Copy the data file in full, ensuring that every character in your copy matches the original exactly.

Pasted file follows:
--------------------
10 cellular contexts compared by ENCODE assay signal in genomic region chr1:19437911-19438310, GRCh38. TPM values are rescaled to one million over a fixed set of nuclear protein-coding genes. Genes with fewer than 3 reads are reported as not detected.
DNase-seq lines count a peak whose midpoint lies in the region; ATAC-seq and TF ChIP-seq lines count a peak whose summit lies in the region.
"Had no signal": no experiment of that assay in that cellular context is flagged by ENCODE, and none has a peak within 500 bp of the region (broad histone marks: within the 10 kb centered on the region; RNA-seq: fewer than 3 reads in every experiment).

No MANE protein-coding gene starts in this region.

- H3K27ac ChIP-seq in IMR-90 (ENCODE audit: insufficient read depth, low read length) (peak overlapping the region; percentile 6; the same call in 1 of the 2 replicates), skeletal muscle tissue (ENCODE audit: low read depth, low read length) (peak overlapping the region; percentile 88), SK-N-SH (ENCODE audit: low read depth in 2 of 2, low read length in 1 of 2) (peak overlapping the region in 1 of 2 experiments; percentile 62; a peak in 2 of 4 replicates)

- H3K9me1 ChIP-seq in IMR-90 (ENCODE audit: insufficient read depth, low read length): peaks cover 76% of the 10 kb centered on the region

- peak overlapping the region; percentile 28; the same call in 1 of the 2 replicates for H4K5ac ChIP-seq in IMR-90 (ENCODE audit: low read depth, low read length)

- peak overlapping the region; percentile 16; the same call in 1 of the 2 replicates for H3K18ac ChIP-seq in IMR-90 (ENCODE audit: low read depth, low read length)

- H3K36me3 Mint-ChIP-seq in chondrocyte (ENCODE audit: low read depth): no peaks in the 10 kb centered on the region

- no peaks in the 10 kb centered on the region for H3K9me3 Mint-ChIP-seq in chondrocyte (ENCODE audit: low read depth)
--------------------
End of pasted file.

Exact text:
10 cellular contexts compared by ENCODE assay signal in genomic region chr1:19437911-19438310, GRCh38. TPM values are rescaled to one million over a fixed set of nuclear protein-coding genes. Genes with fewer than 3 reads are reported as not detected.
DNase-seq lines count a peak whose midpoint lies in the region; ATAC-seq and TF ChIP-seq lines count a peak whose summit lies in the region.
"Had no signal": no experiment of that assay in that cellular context is flagged by ENCODE, and none has a peak within 500 bp of the region (broad histone marks: within the 10 kb centered on the region; RNA-seq: fewer than 3 reads in every experiment).

No MANE protein-coding gene starts in this region.

- H3K27ac ChIP-seq in IMR-90 (ENCODE audit: insufficient read depth, low read length) (peak overlapping the region; percentile 6; the same call in 1 of the 2 replicates), skeletal muscle tissue (ENCODE audit: low read depth, low read length) (peak overlapping the region; percentile 88), SK-N-SH (ENCODE audit: low read depth in 2 of 2, low read length in 1 of 2) (peak overlapping the region in 1 of 2 experiments; percentile 62; a peak in 2 of 4 replicates)

- H3K9me1 ChIP-seq in IMR-90 (ENCODE audit: insufficient read depth, low read length): peaks cover 76% of the 10 kb centered on the region

- peak overlapping the region; percentile 28; the same call in 1 of the 2 replicates for H4K5ac ChIP-seq in IMR-90 (ENCODE audit: low read depth, low read length)

- peak overlapping the region; percentile 16; the same call in 1 of the 2 replicates for H3K18ac ChIP-seq in IMR-90 (ENCODE audit: low read depth, low read length)

- H3K36me3 Mint-ChIP-seq in chondrocyte (ENCODE audit: low read depth): no peaks in the 10 kb centered on the region

- no peaks in the 10 kb centered on the region for H3K9me3 Mint-ChIP-seq in chondrocyte (ENCODE audit: low read depth)